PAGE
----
Blood Done Sign My Name

November 1, 2004

On a summer day in 1970, ten-year-old Tim Tyson was playing with his neighborhood friend, Gerald Teel, when Gerald whispered to him, “Daddy and Roger and ’em shot a nigger.” That murder set in motion a racial conflict that rocked the small tobacco town of Oxford, North Carolina.

Timothy B. Tyson, professor of Afro-American studies at the University of Wisconsin at Madison, offers more than a personal account of the events surrounding the murder of Henry “Dickie” Marrow, 23, a black military veteran. His book is also a candid examination of the African-American struggle for freedom.

Until the aftermath of Marrow’s murder, Oxford had been almost untouched by the civil rights movement. Murder charges were leveled at Robert Teel—who had a criminal record and ties to the Ku Klux Klan—and at two of his sons. When an all-white jury acquitted the Teels of all charges, a group of black Vietnam veterans organized mass protests and a march on the state capital. Demonstrators burned down Oxford’s tobacco warehouses, which represented the heart of its economy. The white establishment called in reinforcements.

At the time, Tim Tyson’s father was the ambitious young pastor of the First Methodist Church of Oxford. With large sections of the town destroyed, Vernon Tyson pressed his congregation to reach across racial barriers and come to terms with the town’s racial history. But such an appeal was too incendiary for his all-white church, which thought the Tyson family was betraying southern honor. The bishop transferred Tyson to another church.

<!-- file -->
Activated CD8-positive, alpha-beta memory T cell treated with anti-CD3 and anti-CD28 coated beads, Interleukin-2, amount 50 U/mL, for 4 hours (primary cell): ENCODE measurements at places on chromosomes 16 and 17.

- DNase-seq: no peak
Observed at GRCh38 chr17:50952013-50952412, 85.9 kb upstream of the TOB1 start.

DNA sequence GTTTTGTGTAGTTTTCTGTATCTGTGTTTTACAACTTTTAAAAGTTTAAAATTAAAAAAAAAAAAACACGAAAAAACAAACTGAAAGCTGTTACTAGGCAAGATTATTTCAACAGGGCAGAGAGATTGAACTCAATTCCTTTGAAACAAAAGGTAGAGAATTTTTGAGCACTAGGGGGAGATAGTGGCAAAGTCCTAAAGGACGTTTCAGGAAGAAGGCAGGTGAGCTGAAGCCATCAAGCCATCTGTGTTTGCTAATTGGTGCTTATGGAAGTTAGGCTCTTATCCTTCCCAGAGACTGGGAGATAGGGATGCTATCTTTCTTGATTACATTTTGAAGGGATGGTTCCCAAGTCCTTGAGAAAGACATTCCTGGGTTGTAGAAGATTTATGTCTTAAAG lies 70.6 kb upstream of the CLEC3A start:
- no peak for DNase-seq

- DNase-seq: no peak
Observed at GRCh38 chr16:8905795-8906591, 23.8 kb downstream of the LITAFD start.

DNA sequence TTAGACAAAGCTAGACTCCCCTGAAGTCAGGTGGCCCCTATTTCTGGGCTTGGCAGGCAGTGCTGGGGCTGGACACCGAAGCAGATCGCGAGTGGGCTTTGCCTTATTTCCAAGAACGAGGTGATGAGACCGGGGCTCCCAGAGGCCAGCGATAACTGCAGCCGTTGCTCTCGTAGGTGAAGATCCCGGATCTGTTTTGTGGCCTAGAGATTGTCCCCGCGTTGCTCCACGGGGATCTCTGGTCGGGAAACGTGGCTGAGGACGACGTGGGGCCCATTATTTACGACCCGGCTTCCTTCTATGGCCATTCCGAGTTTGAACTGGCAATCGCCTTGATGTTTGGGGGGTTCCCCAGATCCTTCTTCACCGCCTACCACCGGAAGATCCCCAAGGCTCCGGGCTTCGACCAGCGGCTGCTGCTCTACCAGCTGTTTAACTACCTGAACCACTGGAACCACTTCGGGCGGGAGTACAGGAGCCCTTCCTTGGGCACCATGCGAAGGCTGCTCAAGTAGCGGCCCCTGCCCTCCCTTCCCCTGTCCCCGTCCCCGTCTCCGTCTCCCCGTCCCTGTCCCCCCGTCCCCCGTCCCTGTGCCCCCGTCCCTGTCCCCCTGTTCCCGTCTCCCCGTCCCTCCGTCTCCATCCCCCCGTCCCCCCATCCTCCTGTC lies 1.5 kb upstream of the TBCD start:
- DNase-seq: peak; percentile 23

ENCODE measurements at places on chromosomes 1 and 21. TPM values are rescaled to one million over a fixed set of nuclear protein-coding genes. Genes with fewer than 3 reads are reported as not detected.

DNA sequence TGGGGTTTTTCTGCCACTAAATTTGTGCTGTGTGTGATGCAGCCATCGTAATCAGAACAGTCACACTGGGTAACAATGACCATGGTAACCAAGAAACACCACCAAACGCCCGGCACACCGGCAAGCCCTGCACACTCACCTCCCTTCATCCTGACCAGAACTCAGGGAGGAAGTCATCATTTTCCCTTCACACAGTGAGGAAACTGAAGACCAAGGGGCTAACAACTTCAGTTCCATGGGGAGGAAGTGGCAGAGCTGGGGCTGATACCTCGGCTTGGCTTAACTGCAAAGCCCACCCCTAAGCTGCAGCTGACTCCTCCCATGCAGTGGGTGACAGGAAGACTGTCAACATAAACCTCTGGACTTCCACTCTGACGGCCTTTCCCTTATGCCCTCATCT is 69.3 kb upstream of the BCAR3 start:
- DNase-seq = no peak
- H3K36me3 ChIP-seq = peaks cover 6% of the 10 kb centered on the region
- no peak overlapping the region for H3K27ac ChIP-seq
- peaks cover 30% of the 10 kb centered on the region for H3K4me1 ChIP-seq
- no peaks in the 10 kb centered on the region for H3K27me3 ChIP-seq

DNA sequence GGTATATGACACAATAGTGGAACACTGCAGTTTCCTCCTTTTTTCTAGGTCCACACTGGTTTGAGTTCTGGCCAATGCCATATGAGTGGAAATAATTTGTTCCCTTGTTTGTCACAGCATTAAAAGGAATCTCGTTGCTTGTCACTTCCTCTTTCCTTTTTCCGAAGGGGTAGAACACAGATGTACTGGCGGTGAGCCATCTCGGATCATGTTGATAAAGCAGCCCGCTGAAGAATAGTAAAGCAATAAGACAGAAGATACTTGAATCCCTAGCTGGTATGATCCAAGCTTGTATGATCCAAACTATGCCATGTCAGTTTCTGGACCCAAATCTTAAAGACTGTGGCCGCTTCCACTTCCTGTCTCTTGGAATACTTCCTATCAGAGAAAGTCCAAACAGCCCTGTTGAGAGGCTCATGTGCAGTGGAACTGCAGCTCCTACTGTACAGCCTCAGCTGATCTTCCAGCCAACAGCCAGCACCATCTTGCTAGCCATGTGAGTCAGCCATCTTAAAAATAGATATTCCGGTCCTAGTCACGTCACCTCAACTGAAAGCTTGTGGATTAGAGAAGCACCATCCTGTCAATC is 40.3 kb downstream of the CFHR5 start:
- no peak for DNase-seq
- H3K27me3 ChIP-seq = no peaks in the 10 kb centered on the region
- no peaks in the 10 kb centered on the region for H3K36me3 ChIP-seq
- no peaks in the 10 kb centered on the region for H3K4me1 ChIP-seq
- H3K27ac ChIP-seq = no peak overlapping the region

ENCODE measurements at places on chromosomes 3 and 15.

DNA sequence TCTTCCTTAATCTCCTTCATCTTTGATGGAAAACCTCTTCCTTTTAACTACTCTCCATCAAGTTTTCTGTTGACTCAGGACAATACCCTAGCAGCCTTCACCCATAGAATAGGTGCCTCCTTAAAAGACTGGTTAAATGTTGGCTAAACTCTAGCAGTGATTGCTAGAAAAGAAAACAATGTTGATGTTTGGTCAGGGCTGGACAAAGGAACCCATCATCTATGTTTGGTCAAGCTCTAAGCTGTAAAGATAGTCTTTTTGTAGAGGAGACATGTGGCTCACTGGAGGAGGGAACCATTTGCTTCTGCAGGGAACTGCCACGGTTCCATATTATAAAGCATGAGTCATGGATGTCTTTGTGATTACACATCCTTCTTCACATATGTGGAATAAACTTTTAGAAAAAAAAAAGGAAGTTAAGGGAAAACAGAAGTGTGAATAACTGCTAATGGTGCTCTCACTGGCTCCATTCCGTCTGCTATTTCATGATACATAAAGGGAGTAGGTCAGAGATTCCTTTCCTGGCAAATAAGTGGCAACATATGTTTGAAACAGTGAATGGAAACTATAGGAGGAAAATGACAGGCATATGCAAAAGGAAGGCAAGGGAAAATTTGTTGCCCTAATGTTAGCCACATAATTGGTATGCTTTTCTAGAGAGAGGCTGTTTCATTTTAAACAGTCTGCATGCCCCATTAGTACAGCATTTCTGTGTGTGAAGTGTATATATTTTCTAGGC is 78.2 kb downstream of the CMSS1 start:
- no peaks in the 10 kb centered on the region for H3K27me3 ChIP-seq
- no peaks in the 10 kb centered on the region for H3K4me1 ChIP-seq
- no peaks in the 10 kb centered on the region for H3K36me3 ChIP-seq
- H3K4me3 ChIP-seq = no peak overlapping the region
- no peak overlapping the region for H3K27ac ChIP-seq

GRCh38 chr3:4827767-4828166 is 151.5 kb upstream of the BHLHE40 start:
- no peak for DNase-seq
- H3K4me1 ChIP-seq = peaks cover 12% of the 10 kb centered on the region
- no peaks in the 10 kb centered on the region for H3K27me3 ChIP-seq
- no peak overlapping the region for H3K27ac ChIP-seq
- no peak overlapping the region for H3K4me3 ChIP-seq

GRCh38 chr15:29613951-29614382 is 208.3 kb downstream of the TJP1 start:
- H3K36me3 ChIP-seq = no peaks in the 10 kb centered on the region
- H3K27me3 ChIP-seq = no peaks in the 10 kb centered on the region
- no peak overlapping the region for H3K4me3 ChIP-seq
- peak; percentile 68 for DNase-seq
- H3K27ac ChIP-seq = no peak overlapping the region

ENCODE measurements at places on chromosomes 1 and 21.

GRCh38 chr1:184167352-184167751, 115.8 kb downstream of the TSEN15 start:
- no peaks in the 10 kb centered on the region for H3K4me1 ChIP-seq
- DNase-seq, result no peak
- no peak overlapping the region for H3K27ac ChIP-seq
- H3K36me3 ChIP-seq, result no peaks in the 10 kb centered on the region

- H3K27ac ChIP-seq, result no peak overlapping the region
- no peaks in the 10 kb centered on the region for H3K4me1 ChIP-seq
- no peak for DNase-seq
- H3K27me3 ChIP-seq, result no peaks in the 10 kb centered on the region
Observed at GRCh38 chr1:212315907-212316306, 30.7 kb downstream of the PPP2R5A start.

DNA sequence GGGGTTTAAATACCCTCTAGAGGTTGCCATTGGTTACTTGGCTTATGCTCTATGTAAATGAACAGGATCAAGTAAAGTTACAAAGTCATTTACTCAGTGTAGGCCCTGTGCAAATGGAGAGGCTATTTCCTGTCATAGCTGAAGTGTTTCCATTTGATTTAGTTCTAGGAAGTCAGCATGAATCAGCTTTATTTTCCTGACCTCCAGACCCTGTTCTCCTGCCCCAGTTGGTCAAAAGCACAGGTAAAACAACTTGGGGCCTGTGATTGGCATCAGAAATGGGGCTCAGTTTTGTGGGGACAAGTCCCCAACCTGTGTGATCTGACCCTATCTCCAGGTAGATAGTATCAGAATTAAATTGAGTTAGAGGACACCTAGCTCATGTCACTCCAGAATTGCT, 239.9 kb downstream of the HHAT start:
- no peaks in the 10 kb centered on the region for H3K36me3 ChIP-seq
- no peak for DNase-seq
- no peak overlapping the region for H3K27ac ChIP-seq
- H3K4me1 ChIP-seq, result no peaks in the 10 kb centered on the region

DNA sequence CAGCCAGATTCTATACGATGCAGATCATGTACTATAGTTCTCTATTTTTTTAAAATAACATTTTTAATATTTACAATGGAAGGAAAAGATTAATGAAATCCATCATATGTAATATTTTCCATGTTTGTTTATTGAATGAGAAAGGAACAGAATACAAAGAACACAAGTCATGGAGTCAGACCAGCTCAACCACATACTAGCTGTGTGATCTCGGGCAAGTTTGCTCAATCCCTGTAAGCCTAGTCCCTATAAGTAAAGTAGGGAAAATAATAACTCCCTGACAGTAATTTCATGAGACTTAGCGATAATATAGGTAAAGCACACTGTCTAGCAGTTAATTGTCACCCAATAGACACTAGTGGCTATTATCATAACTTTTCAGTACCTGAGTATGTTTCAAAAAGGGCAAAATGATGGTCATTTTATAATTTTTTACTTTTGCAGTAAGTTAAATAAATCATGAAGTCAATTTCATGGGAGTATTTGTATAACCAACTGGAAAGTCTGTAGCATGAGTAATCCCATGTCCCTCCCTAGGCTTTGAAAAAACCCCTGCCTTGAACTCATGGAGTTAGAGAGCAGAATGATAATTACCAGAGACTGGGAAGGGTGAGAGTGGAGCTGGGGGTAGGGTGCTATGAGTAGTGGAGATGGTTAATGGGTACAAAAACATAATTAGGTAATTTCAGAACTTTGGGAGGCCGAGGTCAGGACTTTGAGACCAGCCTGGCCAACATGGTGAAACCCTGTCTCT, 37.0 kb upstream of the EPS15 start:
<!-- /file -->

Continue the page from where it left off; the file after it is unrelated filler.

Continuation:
Thirty years later, Tim Tyson returned to North Carolina to try to make sense of the events that had changed his life and compelled him, after a long period of rebellion and dissolute living, to earn a Ph.D. in Afro-American studies. He interviewed Robert Teel, who told him, “That nigger committed suicide, coming in here wanting to four-letter-word my daughter-in-law.” He also talked extensively with black radicals, who understood the power of money and greed to prevent change, and with the former mayor, who admitted that he and the police had made mistakes in trying to quell the riots.

The strength of the book is that Tyson not only paints a conscience-ridden picture of Oxford but also examines the policies of “gradualism” in racial matters. “Gradualism nearly always rested on empty promises; ‘later’ always meant never.”

As in his earlier book, Radio Free Dixie: Robert F. Williams and the Roots of Black Power, Tyson sketches with humor and insight southern characters who questioned the status quo. One such person was Thad Stem, a kind of legendary figure in Oxford and the one man who challenged Pastor Tyson to risk his career and his ambition for the sake of justice and truth.

In his own way, Tim Tyson has continued in his father’s tradition by reaching across barriers—in this case the barriers of time and place—to examine a tragic chapter of U.S. history.